This grabbed my attention.  I had never read Stephen King before; I just knew him as the guy who wrote scary stories which were often turned into scary movies (which I don't   watch--I'm nightmare-prone).  But a successful writer writing about writing?  I couldn't resist.

I got around to getting a copy from the library and devoured the book.  I love his voice.  I thought it started out with some colorful language, and that amused me.  I don't mind the occasional expletive--I think it peppers up a story.  But, King pushed my limit--at times the language surpassed colorful to simply gaudy (ironically, he addresses this very issue in one of his chapters).  But the voice he uses during his life narrative and wisdom-sharing really excited me.  It's a book I simply must own my own copy of to reference and reread again.  But when I have my own copy, I'll read it with a Sharpie in hand.  Yes, I'm sure this sounds prudish.  I believe that in life, as well as in writing, if you can't find a more polite word to use you lack a certain creativity.

BUT, all that aside, this was an excellent read.  He doesn't just dispense good advice, he does it beautifully.  You can tell what kind of human being he is.  He's honest, and he adores his wife.

Click here for more great quotes from Mr. King's book.

Wednesday, February 13, 2013

"Tear Up This Book" by Keri Smith, from the American Girl Library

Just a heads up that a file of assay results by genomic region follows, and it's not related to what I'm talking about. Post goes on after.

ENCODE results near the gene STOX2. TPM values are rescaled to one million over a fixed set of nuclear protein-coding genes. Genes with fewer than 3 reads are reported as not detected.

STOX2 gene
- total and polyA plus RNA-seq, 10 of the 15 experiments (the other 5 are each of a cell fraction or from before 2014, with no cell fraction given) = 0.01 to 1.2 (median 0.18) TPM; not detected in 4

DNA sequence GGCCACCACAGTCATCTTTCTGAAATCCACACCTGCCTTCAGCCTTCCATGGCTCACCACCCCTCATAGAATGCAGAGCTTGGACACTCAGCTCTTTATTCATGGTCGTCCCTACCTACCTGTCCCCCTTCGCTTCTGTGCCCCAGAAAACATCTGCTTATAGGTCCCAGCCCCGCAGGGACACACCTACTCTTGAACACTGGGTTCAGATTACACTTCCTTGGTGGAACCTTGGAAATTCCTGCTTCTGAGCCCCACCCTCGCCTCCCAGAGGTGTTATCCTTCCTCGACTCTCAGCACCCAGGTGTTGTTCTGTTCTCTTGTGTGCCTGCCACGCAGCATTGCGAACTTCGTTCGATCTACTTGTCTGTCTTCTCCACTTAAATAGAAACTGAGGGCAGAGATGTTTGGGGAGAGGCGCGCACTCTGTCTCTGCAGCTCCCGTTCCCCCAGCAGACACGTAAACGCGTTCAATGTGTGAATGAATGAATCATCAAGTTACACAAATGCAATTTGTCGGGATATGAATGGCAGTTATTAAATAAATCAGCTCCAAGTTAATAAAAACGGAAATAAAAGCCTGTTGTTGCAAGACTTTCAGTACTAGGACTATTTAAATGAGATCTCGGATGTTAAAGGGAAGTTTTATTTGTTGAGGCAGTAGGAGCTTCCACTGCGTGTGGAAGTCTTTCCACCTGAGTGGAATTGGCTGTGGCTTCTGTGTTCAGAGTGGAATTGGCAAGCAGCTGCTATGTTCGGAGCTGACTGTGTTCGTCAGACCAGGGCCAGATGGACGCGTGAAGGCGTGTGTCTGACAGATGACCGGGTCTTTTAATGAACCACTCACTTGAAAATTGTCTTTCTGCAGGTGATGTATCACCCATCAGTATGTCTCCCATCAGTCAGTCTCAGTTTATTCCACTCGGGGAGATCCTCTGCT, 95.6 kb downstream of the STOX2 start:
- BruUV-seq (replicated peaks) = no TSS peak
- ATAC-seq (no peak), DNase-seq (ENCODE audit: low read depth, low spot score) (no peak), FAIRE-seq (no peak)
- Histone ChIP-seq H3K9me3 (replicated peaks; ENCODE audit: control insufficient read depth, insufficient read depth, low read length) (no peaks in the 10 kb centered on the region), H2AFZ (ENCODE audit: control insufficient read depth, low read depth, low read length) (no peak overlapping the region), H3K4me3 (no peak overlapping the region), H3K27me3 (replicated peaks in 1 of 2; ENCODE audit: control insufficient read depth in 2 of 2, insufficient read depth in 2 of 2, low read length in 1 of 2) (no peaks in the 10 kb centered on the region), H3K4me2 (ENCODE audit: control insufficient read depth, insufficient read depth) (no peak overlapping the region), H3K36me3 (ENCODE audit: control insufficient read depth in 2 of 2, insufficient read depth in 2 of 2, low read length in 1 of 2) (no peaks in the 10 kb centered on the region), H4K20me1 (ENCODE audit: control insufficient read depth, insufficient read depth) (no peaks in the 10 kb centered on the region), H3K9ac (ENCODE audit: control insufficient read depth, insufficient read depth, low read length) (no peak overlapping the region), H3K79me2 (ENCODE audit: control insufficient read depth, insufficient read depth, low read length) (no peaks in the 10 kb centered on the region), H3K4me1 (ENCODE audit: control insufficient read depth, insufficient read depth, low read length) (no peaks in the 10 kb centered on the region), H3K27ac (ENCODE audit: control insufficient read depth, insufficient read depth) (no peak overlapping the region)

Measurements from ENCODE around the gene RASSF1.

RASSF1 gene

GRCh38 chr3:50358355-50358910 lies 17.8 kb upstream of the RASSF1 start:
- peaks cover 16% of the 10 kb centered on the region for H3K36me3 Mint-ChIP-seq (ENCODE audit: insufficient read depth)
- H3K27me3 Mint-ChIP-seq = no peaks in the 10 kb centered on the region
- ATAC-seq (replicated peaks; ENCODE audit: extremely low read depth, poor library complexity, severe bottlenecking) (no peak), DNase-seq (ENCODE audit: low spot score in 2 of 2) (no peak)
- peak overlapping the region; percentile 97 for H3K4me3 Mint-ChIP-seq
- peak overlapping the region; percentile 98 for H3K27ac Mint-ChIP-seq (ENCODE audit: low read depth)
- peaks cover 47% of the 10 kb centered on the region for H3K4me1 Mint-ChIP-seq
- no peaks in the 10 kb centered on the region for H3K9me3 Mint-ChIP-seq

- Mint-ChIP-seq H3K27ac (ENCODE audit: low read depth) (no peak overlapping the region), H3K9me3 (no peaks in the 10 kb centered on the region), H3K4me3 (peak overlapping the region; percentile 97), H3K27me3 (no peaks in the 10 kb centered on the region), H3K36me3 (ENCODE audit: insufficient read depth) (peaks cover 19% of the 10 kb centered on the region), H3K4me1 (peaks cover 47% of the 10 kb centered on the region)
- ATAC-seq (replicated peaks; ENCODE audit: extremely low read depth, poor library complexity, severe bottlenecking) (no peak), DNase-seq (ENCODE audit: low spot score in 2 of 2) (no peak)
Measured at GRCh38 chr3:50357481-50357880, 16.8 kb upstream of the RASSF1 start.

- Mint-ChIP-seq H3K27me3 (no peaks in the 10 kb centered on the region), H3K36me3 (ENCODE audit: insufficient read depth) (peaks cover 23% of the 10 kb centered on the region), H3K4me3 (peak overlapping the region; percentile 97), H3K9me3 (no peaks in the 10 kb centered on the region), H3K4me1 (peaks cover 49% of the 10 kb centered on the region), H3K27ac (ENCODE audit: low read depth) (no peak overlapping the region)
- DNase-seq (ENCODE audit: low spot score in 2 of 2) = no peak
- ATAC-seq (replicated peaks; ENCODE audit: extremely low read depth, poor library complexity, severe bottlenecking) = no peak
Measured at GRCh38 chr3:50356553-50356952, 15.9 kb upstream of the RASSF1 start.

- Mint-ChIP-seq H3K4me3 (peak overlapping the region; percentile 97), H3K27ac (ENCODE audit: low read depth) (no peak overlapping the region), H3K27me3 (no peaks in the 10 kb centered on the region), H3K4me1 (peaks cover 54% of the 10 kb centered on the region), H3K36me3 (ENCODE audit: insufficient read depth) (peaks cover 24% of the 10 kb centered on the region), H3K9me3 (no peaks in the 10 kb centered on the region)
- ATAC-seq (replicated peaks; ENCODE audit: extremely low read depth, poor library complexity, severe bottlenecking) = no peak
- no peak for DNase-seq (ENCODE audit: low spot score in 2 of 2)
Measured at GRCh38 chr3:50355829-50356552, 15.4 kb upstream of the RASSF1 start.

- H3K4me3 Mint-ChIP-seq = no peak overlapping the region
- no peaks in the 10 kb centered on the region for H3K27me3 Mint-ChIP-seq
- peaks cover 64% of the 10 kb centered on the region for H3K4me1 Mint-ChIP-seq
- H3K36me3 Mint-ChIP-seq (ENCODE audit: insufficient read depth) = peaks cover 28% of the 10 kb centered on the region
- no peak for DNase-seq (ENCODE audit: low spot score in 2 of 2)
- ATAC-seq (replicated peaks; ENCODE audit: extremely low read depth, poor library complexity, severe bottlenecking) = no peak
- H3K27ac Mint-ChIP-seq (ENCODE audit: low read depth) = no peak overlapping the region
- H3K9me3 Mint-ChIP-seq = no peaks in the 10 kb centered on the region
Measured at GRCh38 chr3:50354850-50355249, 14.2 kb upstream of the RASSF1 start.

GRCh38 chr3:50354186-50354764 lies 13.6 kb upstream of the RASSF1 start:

My daughter, Alayna, had all the money she got from her November birthday and Christmas burning holes in her pockets, so during Christmas break we did some serious girl shopping, just her and me.  It was awesome.  At Target she found this book, "Tear Up This Book."  She was immediately drawn to it by its title and description: "The sticker, stencil, stationery, games, games, crafts, doodle, and journal book for girls!"  Wow, that pretty much summarizes everything Alayna likes to do in her free time.  She has simply loved the activities in it from day one.  Even this afternoon I helped her work on a mobile she wants to surprise her little sister with to hang over her bed.  So, if there's a young 'tween in your life, she'll probably really dig this find.

Monday, February 11, 2013

"Heaven Is Here" by Stephanie Nielson

Heaven Is Here: An Incredible Story of Hope, Triumph, and Everyday Joy
Mormon mom and blogger, Stephanie Nielson, and her husband Christian were involved in a plane crash in 2008 leaving Stephanie's body 90% burned. This is her story about her experiences and how she was able to overcome this trial in her life. She is the author of the blog nieniedialogues.